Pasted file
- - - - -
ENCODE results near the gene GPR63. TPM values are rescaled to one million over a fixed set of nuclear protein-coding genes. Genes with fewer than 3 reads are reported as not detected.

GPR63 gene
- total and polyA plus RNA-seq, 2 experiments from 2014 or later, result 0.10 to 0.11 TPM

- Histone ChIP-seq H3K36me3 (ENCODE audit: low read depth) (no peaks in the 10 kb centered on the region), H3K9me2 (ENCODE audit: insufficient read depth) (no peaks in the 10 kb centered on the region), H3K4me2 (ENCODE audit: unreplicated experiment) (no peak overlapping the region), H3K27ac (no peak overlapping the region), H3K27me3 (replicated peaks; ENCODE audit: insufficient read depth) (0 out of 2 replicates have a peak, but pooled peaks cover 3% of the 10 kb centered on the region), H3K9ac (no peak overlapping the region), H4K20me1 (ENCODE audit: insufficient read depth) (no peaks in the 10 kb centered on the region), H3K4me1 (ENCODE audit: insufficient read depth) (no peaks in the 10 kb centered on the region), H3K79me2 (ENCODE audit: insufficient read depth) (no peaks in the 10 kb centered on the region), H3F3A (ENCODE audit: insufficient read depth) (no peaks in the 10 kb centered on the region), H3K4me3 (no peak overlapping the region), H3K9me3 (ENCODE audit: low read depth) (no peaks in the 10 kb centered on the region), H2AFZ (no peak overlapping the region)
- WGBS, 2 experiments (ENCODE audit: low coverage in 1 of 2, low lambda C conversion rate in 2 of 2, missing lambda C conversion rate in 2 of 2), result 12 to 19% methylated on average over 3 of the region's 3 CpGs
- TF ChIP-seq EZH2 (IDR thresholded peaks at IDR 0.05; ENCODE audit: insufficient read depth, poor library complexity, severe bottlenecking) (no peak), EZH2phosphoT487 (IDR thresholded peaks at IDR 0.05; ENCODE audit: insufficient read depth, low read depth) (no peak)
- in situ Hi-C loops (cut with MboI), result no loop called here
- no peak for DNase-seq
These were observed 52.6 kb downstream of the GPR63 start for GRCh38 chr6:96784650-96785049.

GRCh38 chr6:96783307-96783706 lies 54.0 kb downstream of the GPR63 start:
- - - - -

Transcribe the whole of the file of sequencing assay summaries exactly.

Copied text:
ENCODE results near the gene GPR63. TPM values are rescaled to one million over a fixed set of nuclear protein-coding genes. Genes with fewer than 3 reads are reported as not detected.

GPR63 gene
- total and polyA plus RNA-seq, 2 experiments from 2014 or later, result 0.10 to 0.11 TPM

- Histone ChIP-seq H3K36me3 (ENCODE audit: low read depth) (no peaks in the 10 kb centered on the region), H3K9me2 (ENCODE audit: insufficient read depth) (no peaks in the 10 kb centered on the region), H3K4me2 (ENCODE audit: unreplicated experiment) (no peak overlapping the region), H3K27ac (no peak overlapping the region), H3K27me3 (replicated peaks; ENCODE audit: insufficient read depth) (0 out of 2 replicates have a peak, but pooled peaks cover 3% of the 10 kb centered on the region), H3K9ac (no peak overlapping the region), H4K20me1 (ENCODE audit: insufficient read depth) (no peaks in the 10 kb centered on the region), H3K4me1 (ENCODE audit: insufficient read depth) (no peaks in the 10 kb centered on the region), H3K79me2 (ENCODE audit: insufficient read depth) (no peaks in the 10 kb centered on the region), H3F3A (ENCODE audit: insufficient read depth) (no peaks in the 10 kb centered on the region), H3K4me3 (no peak overlapping the region), H3K9me3 (ENCODE audit: low read depth) (no peaks in the 10 kb centered on the region), H2AFZ (no peak overlapping the region)
- WGBS, 2 experiments (ENCODE audit: low coverage in 1 of 2, low lambda C conversion rate in 2 of 2, missing lambda C conversion rate in 2 of 2), result 12 to 19% methylated on average over 3 of the region's 3 CpGs
- TF ChIP-seq EZH2 (IDR thresholded peaks at IDR 0.05; ENCODE audit: insufficient read depth, poor library complexity, severe bottlenecking) (no peak), EZH2phosphoT487 (IDR thresholded peaks at IDR 0.05; ENCODE audit: insufficient read depth, low read depth) (no peak)
- in situ Hi-C loops (cut with MboI), result no loop called here
- no peak for DNase-seq
These were observed 52.6 kb downstream of the GPR63 start for GRCh38 chr6:96784650-96785049.

GRCh38 chr6:96783307-96783706 lies 54.0 kb downstream of the GPR63 start: